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Medication and Pharmaceutical Errors Are Medical Malpractice

Every day millions of Americans walk into their local pharmacies with prescriptions to be filled. Those people trust that their medical provider wrote the correct prescription, and they trust that those pharmacies will fill that prescription correctly. But what happens when a patient is given the wrong pills or dose because their provider or the pharmacy made a mistake? These medication errors are very dangerous and have harmed numerous patients. Recent cases have been reported all over the country from Georgia to Texas to New Jersey of patients receiving the wrong dosage or an entirely different medication than they needed. In fact, in February 2013 it was reported that a lawsuit against CVS settled for $650,000 after a CVS pharmacy in New Jersey wrongly filled a child’s prescription, giving the child chemotherapy medication instead of fluoride tablets.

According to the FDA, approximately 1.3 million Americans are harmed by medication errors every year. This problem is unfortunately so common that earlier this year the FDA had to issue new drug labeling guidance to the pharmaceutical industry, in the hopes that these guidelines will decrease medication errors. Medication errors are committed by pharmacies and prescribing doctors alike. Taking the wrong medication, or even the correct medication in the incorrect dose, can lead to major medical problems or even death. Some examples of medication error include:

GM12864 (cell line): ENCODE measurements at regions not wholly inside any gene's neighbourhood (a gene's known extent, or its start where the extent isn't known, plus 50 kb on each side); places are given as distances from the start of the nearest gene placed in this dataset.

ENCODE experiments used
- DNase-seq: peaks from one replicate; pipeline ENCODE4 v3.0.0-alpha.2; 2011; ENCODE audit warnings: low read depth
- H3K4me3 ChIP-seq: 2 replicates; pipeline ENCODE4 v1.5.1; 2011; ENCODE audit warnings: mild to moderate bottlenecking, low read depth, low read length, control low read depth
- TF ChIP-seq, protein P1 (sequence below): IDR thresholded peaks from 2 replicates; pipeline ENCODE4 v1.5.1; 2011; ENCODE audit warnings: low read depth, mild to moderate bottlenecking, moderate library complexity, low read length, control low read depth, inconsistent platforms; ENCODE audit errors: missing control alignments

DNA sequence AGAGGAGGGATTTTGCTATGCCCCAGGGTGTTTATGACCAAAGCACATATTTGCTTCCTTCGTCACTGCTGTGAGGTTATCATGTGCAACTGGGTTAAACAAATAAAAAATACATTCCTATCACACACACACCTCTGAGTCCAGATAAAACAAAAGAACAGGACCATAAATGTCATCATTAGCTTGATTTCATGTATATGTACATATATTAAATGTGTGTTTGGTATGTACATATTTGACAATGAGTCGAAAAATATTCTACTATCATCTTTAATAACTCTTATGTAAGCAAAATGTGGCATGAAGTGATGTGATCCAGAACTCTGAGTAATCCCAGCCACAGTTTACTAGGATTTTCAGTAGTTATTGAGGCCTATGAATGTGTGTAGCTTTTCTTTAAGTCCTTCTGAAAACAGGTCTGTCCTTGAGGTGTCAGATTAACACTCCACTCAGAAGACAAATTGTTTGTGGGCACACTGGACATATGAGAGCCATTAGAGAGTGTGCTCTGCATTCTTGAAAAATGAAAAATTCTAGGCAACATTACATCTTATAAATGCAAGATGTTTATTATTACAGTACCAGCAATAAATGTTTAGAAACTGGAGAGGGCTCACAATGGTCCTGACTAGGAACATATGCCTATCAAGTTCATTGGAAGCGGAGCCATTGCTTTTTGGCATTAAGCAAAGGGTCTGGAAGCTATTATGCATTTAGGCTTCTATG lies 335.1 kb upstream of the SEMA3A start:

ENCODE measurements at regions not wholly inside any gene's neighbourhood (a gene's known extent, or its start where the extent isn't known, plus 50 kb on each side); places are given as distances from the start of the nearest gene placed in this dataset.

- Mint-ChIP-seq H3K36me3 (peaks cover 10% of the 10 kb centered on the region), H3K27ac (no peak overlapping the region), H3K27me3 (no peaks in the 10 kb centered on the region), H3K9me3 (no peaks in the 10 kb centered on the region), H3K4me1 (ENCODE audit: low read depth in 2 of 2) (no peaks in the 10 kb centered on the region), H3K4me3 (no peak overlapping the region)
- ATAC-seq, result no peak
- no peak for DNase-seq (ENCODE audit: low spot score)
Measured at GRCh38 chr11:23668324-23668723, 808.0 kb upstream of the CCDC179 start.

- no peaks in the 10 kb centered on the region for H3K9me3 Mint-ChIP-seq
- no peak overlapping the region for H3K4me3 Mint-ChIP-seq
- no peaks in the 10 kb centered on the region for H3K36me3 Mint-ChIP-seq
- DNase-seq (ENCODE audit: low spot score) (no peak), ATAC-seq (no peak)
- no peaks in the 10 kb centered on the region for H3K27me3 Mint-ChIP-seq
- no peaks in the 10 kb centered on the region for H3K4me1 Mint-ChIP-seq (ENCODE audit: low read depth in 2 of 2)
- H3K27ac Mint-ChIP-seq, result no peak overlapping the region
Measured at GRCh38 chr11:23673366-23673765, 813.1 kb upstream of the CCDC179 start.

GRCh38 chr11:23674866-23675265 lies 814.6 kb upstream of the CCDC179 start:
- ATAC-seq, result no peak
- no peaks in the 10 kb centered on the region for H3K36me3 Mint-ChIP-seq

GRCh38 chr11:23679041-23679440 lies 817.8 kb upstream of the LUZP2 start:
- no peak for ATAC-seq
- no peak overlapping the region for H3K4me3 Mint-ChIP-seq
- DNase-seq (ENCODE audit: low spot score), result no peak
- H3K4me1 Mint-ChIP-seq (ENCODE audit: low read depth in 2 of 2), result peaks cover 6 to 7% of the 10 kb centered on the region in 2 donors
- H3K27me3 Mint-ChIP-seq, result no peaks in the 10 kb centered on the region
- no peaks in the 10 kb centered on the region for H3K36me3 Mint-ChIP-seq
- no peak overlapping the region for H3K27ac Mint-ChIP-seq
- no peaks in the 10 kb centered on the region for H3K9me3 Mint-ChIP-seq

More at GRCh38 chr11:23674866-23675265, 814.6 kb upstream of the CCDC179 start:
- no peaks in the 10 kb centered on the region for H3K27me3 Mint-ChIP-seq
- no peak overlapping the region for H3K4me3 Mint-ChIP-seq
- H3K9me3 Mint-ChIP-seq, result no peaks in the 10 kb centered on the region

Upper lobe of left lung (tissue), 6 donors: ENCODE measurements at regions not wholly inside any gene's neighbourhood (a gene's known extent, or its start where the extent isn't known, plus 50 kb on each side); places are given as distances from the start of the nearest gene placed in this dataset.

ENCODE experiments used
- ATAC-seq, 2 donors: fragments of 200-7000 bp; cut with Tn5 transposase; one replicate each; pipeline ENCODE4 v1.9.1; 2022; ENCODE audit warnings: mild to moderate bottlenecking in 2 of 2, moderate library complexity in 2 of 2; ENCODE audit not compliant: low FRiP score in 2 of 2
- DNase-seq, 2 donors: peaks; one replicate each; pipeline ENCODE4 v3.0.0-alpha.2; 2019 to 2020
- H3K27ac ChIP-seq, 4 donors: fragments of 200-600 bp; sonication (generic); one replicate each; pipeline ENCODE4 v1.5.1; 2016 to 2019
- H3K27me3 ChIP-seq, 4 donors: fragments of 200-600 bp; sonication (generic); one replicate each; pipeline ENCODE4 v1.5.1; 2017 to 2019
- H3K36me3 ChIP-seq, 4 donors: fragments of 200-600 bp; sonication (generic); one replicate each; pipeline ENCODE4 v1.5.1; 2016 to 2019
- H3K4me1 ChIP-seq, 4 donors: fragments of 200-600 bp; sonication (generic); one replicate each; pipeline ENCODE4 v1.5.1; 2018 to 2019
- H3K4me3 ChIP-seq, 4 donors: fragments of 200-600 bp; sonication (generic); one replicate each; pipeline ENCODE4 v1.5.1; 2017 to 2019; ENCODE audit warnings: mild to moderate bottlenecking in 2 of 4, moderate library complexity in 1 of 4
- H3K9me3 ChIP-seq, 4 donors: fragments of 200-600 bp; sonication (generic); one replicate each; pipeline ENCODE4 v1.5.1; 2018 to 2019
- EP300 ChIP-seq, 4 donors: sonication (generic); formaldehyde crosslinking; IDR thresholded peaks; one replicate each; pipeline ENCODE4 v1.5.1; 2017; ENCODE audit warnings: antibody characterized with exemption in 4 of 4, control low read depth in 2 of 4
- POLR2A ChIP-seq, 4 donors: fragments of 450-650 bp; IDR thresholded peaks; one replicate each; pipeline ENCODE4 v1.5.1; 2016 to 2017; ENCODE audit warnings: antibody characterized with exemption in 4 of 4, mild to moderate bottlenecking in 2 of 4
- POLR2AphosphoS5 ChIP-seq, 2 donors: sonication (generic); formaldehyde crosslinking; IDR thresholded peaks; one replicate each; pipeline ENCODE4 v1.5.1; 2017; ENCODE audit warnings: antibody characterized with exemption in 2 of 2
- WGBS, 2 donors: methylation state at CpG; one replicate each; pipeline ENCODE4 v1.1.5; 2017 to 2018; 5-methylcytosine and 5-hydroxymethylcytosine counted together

-The prescriber’s failure to recognize the patient’s allergy to a medication -The pharmacists’ failure to provide drug warning labels on medications -The pharmacist filling the wrong medication for a patient -The prescriber advising the wrong dose of medication
Many people do not know that medication errors can be medical malpractice. Actually, Illinois law states that medical malpractice occurs whenever a healthcare provider or institution violates the standard practices of patient care, and that violation results in harm to the patient. Essentially, when a doctor, pharmacy, or other healthcare provider does not follow the standard practice of treatment, and that failure harms the patient, medical malpractice has been committed. Medical malpractice can be intentionally or unintentionally committed, and is often the result of negligent actions. Healthcare providers are required to ensure that the medications they prescribe will not harm their patients. Pharmacists are required to ensure that the prescriptions filled are in the proper dosage and actually what the doctor ordered. Too often prescribers and pharmacists are negligent and fail to provide the level of care that other healthcare providers would give in a similar situation. This kind of negligent action can result in medication error and seriously injure or even kill patients.

Medication errors are a grave and all too common problem. Fortunately, people who have been injured by medication errors have rights. If you or a loved one has been harmed by a medication error, you should contact us today. Our team of medical malpractice lawyers can help determine whether you have a malpractice claim, and explain all of your options. We will walk you through the process of pursuing your claim and getting the relief you deserve. Call today for your free consultation.

See Other Blog Posts:

From Psychiatrists to Psychologists: New Questions About Psychiatric Malpractice and Medication Errors

Would a Proposed Law Increase Medication Errors in Illinois?